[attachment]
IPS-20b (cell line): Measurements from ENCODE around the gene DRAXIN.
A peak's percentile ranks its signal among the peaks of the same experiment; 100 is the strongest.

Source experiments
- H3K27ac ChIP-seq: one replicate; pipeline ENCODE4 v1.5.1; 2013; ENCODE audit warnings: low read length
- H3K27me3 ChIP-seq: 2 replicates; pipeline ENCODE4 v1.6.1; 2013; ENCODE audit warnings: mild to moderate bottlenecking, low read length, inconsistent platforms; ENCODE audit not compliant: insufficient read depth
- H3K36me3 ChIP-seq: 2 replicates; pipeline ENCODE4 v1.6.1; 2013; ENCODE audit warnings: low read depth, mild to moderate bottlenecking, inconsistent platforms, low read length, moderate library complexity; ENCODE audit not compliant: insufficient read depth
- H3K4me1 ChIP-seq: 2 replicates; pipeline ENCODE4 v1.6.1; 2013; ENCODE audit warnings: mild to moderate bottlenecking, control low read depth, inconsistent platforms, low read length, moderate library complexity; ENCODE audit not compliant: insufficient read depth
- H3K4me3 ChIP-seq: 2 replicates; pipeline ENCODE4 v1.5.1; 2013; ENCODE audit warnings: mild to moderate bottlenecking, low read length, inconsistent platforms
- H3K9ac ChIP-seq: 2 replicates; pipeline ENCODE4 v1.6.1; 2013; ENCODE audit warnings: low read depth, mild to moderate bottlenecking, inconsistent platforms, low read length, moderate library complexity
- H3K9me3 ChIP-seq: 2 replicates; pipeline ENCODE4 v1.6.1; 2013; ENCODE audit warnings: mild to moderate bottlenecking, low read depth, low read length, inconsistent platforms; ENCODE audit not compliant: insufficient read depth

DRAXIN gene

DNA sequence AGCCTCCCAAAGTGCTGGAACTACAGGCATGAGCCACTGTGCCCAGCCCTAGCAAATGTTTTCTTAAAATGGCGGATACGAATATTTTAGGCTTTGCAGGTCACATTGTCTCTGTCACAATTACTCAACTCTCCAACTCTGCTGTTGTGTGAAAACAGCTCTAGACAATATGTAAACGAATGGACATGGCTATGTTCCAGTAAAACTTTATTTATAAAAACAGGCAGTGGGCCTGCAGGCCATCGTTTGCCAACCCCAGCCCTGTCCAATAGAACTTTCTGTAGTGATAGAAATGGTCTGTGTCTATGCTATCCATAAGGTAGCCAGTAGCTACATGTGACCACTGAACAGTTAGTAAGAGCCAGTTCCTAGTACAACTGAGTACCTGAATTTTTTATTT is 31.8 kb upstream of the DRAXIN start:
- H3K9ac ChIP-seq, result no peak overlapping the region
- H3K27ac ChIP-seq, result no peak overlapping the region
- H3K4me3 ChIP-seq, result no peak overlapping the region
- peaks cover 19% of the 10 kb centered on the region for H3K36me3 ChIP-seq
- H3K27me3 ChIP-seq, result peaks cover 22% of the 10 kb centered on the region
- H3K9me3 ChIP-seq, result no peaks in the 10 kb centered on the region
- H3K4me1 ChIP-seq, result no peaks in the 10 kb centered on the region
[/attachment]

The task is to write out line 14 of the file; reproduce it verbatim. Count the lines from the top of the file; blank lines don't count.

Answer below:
- H3K27ac ChIP-seq, result no peak overlapping the region